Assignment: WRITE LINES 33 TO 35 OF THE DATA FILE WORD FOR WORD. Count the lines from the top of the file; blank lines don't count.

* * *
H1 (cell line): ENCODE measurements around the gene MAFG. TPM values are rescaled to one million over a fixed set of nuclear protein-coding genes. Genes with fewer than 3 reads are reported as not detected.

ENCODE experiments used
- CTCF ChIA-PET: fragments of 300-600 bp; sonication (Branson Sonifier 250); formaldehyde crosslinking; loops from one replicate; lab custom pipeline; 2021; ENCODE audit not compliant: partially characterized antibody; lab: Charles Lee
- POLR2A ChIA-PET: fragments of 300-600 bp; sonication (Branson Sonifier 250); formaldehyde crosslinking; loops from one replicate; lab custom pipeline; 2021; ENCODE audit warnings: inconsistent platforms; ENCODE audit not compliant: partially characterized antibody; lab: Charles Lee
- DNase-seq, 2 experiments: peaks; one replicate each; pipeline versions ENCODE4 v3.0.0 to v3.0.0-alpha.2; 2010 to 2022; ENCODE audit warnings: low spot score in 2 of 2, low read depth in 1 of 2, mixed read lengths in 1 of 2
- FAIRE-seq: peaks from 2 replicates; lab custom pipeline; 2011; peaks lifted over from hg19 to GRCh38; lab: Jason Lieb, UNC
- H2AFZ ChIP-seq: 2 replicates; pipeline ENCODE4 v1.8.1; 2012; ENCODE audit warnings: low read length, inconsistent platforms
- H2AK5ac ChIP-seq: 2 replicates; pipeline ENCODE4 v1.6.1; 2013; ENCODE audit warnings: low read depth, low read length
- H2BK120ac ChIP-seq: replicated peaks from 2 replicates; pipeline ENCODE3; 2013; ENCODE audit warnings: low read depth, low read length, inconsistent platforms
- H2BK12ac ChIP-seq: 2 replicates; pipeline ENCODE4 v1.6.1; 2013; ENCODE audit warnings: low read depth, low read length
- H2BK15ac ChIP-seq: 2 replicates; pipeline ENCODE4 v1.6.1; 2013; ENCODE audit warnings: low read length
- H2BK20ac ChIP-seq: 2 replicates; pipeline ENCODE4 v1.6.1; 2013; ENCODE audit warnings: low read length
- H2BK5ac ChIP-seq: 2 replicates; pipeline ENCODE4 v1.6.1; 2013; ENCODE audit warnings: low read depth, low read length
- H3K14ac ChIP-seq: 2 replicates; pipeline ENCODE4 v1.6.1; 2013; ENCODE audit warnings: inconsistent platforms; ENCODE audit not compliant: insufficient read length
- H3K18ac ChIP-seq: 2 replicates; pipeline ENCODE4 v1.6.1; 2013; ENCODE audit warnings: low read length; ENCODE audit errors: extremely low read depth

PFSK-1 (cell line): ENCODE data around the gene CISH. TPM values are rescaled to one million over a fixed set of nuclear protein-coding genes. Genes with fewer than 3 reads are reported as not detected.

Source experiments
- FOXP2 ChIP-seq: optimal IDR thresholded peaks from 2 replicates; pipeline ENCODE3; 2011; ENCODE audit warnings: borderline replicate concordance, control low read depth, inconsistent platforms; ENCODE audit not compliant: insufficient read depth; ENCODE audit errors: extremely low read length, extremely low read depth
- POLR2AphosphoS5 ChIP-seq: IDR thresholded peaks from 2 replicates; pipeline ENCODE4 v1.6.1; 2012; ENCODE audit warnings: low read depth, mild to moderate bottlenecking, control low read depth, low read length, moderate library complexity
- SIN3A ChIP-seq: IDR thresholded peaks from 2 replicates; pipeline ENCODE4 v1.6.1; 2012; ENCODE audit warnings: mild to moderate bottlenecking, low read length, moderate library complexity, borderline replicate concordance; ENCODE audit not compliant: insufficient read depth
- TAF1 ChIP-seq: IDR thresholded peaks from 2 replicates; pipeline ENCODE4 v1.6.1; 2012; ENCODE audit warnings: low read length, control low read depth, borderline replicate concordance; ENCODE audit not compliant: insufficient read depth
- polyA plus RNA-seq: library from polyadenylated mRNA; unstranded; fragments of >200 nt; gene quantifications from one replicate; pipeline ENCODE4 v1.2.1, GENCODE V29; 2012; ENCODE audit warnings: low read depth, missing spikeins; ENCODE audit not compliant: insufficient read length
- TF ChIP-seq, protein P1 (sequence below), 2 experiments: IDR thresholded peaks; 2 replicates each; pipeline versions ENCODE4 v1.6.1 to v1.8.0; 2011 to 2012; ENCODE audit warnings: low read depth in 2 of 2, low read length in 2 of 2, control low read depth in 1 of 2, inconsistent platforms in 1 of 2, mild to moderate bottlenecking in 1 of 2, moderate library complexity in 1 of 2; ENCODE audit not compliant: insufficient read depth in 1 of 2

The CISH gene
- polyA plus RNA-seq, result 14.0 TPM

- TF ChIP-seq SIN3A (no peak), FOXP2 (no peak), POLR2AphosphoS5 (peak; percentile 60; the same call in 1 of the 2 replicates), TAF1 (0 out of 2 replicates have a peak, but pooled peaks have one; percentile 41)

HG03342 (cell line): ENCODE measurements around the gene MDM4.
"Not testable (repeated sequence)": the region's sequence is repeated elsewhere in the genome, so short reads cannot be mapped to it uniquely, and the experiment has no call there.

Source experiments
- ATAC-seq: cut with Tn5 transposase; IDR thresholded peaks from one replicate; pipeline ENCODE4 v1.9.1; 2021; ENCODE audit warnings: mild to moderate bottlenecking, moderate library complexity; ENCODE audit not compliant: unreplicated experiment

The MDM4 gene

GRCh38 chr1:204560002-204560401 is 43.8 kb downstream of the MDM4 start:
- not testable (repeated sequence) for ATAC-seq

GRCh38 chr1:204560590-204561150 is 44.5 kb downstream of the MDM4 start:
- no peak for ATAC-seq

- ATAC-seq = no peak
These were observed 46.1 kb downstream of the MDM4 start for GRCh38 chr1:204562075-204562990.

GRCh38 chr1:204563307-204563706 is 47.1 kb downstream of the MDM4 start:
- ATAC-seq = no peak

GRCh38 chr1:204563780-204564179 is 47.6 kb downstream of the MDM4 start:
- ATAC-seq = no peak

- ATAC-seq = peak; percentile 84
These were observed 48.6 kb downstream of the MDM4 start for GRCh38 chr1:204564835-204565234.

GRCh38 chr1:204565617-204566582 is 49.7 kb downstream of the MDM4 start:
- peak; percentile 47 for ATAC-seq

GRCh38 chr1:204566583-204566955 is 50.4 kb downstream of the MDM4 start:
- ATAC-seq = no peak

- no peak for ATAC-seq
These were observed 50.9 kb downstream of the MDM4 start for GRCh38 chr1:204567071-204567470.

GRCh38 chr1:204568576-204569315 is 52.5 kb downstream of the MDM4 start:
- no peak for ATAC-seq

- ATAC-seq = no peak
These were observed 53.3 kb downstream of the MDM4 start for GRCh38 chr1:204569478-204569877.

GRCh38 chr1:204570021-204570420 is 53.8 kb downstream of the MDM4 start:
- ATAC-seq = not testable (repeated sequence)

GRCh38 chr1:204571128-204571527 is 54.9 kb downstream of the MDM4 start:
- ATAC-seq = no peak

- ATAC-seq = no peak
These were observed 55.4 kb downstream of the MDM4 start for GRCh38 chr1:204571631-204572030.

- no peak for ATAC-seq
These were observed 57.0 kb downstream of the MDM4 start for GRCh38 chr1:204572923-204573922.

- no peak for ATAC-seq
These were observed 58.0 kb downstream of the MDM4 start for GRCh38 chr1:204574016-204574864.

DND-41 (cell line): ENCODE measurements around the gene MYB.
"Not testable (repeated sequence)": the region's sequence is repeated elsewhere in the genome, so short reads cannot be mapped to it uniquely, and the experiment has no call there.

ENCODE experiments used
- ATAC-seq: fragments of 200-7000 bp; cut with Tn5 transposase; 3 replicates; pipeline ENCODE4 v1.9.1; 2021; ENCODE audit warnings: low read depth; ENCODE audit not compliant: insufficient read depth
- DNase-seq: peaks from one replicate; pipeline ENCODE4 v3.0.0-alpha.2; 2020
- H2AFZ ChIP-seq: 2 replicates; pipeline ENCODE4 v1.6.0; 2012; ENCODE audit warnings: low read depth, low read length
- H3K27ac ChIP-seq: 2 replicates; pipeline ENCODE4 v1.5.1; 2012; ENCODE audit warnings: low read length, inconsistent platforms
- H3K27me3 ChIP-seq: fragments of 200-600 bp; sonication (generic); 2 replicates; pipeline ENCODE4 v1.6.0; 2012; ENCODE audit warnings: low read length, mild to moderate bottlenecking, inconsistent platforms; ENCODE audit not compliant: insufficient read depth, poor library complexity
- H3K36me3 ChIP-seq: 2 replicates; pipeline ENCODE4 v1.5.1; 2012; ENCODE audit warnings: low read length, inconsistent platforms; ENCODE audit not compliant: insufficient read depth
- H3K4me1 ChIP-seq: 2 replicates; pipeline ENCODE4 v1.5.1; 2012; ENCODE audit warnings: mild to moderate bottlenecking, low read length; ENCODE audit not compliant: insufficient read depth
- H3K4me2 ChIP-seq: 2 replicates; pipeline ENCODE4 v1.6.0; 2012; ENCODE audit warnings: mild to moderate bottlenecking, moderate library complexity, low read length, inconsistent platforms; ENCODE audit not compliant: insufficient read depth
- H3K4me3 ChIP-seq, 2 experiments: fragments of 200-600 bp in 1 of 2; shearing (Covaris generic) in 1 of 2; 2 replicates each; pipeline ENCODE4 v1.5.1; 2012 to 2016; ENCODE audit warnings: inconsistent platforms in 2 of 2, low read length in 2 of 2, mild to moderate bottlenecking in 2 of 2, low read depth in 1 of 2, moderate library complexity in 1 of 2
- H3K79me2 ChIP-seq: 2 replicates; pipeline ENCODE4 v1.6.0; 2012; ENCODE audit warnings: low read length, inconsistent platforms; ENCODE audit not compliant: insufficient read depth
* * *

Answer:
- not testable (repeated sequence) for ATAC-seq

GRCh38 chr1:204560590-204561150 is 44.5 kb downstream of the MDM4 start:
- no peak for ATAC-seq